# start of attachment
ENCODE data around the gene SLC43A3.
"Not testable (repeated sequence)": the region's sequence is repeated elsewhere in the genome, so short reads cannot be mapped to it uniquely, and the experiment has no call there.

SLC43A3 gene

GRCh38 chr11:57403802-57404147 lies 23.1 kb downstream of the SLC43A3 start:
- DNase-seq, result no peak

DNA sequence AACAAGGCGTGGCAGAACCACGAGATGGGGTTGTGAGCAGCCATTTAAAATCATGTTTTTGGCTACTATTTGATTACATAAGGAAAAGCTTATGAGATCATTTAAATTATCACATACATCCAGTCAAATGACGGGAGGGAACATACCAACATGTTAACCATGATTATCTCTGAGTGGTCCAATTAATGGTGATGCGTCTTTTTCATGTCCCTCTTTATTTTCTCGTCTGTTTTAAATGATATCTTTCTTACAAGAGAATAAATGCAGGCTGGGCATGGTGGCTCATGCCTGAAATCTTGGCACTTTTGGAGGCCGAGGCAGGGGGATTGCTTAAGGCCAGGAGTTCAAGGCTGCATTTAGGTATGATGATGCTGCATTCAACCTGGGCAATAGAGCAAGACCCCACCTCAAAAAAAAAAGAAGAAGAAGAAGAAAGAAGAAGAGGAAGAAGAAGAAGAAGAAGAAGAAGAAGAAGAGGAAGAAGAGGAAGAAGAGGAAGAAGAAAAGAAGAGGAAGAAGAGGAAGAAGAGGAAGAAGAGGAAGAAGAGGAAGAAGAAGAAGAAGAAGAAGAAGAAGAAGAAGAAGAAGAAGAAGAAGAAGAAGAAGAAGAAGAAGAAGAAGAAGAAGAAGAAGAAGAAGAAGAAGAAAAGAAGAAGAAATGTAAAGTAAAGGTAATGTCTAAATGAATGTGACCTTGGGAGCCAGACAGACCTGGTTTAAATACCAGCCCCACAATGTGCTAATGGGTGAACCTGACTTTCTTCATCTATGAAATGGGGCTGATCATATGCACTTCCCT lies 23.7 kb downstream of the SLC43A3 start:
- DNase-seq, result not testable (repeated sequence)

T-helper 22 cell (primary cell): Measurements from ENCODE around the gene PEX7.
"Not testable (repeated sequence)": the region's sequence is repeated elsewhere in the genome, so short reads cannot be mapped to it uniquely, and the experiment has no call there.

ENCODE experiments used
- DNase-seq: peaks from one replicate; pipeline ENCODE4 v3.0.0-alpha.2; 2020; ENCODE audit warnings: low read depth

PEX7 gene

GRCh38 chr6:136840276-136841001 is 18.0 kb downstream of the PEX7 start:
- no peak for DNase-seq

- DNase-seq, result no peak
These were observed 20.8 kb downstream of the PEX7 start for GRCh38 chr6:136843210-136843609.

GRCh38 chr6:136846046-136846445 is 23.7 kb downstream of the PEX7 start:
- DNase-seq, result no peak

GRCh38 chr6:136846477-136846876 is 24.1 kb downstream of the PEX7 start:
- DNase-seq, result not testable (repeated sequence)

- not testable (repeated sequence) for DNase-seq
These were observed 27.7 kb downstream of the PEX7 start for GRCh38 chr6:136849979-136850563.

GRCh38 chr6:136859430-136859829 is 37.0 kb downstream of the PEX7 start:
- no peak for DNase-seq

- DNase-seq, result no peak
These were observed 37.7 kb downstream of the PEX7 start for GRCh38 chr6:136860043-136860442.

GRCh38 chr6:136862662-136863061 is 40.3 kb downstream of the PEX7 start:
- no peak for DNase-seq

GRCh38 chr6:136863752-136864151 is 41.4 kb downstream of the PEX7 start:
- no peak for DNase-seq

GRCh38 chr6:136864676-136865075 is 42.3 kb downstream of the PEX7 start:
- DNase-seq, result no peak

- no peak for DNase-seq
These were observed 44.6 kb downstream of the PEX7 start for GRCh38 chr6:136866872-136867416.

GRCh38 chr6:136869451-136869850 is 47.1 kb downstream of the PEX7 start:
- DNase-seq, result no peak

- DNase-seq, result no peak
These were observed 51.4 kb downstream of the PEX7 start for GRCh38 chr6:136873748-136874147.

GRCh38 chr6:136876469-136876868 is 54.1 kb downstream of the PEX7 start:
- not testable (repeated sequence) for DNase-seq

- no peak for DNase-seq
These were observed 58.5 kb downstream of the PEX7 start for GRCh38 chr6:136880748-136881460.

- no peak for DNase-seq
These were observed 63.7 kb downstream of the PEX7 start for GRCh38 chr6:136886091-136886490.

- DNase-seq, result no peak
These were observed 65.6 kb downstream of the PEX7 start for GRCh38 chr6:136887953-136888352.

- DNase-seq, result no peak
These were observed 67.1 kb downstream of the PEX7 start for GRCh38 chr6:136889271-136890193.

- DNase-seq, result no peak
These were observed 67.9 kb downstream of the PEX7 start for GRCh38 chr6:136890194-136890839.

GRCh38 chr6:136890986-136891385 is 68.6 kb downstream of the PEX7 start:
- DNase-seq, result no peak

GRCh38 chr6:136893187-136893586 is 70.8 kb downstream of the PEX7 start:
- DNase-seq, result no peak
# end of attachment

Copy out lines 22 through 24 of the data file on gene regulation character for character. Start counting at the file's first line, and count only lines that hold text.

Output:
These were observed 27.7 kb downstream of the PEX7 start for GRCh38 chr6:136849979-136850563.

GRCh38 chr6:136859430-136859829 is 37.0 kb downstream of the PEX7 start:
- no peak for DNase-seq